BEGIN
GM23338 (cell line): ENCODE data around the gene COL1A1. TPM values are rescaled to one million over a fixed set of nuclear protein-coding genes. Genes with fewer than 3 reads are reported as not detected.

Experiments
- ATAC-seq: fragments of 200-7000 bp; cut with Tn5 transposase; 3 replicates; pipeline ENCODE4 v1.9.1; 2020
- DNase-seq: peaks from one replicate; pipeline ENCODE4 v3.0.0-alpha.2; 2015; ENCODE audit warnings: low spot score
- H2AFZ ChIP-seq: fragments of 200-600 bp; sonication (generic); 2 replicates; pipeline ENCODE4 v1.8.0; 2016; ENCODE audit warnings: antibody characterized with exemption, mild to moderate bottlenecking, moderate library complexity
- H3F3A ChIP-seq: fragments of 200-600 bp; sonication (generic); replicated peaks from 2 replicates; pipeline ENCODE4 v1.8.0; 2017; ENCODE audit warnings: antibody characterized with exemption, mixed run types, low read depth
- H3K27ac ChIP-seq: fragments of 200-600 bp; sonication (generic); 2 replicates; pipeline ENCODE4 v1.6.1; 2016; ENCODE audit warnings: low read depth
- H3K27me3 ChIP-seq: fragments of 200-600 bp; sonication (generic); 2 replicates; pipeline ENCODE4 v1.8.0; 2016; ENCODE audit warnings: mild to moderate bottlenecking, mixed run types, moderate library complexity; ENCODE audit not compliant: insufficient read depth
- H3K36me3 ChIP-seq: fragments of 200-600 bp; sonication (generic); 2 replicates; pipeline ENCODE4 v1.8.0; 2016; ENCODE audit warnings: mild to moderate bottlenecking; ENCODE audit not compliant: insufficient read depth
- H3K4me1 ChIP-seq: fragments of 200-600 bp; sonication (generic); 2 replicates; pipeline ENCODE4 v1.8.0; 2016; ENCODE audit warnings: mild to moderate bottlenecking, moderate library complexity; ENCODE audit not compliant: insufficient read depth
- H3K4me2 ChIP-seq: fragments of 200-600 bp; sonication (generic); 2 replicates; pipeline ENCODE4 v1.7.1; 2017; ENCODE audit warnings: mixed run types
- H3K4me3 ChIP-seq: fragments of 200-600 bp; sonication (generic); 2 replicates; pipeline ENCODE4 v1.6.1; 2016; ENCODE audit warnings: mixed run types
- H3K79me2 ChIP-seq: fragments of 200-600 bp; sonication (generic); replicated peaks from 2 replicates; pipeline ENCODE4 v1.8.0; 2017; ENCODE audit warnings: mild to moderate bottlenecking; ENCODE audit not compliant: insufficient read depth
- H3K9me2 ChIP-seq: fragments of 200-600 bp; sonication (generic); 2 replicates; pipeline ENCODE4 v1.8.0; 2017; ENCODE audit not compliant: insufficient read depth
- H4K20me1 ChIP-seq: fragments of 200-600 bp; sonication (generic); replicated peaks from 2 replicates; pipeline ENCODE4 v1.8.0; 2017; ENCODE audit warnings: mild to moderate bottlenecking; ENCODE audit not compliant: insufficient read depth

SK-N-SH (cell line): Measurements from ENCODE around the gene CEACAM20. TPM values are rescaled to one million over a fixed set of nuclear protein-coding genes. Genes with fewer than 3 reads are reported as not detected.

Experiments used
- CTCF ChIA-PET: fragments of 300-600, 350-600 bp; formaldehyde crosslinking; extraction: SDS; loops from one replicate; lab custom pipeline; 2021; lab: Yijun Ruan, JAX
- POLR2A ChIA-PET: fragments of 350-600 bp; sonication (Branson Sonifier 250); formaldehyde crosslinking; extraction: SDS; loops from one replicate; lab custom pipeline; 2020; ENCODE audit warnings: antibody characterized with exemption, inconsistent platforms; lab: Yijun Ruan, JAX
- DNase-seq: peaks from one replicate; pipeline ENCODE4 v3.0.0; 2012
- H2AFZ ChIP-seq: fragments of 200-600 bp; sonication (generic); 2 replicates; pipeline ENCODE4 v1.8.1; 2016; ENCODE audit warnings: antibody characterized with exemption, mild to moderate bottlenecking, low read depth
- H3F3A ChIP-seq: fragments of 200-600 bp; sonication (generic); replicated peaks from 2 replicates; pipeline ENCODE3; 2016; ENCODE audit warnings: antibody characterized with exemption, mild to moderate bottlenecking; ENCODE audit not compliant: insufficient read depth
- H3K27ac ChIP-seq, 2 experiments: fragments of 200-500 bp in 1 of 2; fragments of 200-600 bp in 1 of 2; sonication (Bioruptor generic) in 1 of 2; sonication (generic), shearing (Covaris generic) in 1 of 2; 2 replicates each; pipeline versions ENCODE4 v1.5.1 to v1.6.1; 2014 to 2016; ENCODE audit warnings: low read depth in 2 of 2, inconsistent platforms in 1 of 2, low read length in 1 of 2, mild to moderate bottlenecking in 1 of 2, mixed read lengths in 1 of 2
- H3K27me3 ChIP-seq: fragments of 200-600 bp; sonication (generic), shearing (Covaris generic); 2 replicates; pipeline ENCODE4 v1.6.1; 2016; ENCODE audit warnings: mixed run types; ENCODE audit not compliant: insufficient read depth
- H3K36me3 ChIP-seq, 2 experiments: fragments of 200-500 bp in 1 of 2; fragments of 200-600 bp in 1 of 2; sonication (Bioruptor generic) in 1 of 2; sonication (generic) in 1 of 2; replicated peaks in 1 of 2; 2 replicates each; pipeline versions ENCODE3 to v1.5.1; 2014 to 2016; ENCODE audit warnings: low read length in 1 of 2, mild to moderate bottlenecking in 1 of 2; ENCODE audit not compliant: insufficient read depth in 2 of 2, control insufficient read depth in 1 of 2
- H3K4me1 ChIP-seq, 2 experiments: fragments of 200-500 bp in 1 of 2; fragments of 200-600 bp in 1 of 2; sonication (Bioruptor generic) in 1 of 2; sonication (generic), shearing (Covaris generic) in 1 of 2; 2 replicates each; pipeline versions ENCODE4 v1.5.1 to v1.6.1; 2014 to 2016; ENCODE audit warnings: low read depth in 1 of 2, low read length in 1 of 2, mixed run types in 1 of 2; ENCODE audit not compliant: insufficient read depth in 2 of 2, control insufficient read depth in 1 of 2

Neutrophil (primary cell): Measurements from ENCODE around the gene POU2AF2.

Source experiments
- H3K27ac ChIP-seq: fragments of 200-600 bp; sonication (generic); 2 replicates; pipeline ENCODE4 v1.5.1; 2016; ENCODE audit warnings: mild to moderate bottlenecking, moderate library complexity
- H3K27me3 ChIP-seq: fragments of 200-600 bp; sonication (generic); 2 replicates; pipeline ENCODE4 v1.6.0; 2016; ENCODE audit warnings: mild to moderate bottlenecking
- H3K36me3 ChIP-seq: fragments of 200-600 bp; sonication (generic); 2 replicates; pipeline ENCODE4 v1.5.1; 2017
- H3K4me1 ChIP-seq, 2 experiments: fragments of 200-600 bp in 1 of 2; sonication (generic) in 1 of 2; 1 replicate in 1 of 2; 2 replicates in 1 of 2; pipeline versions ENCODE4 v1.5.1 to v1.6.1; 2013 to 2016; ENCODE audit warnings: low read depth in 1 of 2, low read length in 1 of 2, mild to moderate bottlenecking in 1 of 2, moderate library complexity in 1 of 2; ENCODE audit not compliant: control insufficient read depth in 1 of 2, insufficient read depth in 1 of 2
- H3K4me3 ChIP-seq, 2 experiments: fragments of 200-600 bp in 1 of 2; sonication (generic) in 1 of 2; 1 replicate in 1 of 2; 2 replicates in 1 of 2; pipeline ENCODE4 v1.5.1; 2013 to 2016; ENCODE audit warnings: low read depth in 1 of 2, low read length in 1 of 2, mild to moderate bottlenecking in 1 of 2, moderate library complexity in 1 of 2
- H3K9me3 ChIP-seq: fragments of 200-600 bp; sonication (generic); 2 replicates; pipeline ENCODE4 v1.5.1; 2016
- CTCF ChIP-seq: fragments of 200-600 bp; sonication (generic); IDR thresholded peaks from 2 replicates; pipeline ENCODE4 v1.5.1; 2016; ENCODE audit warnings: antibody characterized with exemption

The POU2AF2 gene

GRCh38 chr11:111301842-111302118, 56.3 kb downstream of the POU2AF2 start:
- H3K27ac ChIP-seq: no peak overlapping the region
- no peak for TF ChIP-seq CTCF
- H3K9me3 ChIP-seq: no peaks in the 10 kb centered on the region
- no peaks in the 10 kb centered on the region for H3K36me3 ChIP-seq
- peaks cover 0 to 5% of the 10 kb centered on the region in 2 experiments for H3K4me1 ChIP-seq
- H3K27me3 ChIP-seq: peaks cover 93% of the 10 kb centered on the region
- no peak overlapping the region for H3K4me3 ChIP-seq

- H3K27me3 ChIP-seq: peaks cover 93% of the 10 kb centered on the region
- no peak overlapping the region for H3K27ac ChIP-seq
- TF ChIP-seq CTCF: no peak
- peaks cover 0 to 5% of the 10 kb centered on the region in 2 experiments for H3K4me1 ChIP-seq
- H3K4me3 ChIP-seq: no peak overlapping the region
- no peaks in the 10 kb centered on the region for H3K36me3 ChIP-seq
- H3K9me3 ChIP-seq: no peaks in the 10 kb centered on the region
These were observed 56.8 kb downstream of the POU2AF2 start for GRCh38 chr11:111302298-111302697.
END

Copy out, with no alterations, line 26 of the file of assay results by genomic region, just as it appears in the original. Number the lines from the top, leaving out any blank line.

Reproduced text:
- H3K4me1 ChIP-seq, 2 experiments: fragments of 200-500 bp in 1 of 2; fragments of 200-600 bp in 1 of 2; sonication (Bioruptor generic) in 1 of 2; sonication (generic), shearing (Covaris generic) in 1 of 2; 2 replicates each; pipeline versions ENCODE4 v1.5.1 to v1.6.1; 2014 to 2016; ENCODE audit warnings: low read depth in 1 of 2, low read length in 1 of 2, mixed run types in 1 of 2; ENCODE audit not compliant: insufficient read depth in 2 of 2, control insufficient read depth in 1 of 2